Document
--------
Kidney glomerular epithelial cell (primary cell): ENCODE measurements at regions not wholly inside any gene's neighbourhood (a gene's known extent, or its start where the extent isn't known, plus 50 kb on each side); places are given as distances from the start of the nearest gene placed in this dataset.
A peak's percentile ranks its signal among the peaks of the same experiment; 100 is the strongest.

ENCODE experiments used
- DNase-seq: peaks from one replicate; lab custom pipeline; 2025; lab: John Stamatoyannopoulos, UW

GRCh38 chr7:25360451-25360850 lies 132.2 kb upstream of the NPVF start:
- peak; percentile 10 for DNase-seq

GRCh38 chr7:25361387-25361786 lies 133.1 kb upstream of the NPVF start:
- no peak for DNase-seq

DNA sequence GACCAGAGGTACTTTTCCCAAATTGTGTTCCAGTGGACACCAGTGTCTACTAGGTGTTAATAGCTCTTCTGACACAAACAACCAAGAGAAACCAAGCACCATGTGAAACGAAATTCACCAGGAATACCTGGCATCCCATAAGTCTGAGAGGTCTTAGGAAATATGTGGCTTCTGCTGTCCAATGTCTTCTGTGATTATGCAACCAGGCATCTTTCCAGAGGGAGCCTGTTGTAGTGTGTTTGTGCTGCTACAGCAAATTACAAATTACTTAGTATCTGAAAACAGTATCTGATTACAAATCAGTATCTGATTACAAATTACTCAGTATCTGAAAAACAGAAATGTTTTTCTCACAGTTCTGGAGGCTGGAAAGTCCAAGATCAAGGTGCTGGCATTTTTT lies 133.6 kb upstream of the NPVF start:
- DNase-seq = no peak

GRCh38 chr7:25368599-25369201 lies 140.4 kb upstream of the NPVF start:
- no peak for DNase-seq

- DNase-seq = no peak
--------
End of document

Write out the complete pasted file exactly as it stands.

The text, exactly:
Kidney glomerular epithelial cell (primary cell): ENCODE measurements at regions not wholly inside any gene's neighbourhood (a gene's known extent, or its start where the extent isn't known, plus 50 kb on each side); places are given as distances from the start of the nearest gene placed in this dataset.
A peak's percentile ranks its signal among the peaks of the same experiment; 100 is the strongest.

ENCODE experiments used
- DNase-seq: peaks from one replicate; lab custom pipeline; 2025; lab: John Stamatoyannopoulos, UW

GRCh38 chr7:25360451-25360850 lies 132.2 kb upstream of the NPVF start:
- peak; percentile 10 for DNase-seq

GRCh38 chr7:25361387-25361786 lies 133.1 kb upstream of the NPVF start:
- no peak for DNase-seq

DNA sequence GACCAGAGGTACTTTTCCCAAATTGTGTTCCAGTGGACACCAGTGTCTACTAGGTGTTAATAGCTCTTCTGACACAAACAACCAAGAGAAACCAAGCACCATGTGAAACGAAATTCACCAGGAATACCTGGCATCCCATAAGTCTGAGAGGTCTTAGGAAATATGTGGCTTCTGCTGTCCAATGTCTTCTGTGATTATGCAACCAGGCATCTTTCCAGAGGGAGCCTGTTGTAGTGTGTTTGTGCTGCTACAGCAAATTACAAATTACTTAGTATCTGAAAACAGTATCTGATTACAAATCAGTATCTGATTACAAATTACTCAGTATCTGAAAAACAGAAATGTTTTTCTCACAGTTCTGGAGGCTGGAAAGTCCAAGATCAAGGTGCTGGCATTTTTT lies 133.6 kb upstream of the NPVF start:
- DNase-seq = no peak

GRCh38 chr7:25368599-25369201 lies 140.4 kb upstream of the NPVF start:
- no peak for DNase-seq

- DNase-seq = no peak